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Two unborn babies have had their spines repaired by surgeons, weeks before they were born.
The operations were carried out by a team of 30 doctors at University College Hospital in London, and are the first of its kind to be performed in the UK, report agencies.
The babies had spina bifida, a condition where the neural tube develops incompletely and leads to gaps or defects in the spinal cord and bones of the spine.
It is usually treated after birth, but later reparations are difficult to fix, as much of the damage is permanent by then.
During the 90-minute surgery carried out this summer, doctors cut an opening in the womb and then stitched together the baby’s gap in the spine.The procedure is risky and can cause premature labour, but researchers are exploring less invasive keyhole methods. “We put the mum on some drugs that help relax them, but there is still a risk,” said UCL Professor Anne David, who has worked on bringing the surgery to the UK for three years.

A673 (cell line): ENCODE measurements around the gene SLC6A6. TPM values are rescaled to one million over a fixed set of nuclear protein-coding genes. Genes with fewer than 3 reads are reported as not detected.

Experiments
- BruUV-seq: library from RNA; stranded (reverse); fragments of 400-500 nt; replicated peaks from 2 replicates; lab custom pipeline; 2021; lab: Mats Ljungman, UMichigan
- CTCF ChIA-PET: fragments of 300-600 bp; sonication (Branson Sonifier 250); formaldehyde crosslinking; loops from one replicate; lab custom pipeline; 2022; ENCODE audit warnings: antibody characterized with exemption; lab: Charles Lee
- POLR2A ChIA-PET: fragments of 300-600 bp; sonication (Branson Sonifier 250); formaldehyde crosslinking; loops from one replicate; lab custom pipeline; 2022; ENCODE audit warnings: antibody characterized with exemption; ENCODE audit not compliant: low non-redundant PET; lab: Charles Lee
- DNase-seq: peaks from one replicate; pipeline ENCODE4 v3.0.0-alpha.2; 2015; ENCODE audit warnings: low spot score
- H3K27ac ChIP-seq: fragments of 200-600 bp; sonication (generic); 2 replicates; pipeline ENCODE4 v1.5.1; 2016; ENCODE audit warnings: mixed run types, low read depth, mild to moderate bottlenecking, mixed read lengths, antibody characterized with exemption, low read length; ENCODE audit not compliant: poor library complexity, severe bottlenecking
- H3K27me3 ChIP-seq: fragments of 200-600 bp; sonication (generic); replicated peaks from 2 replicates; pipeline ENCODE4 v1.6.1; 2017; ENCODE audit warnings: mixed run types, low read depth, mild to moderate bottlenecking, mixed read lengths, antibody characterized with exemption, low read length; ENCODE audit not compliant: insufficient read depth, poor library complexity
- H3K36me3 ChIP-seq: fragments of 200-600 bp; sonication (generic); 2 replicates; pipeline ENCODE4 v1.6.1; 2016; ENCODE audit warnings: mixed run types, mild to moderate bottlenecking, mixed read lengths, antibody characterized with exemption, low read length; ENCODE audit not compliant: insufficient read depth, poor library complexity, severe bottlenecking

Both the Mum and babies are recovering well.
Previously, similar operations were only performed in the US, Belgium or Switzerland. “It’s fantastic,” said David. “Women now don’t have to travel out of the UK. They can have their family with them. There are less expenses.”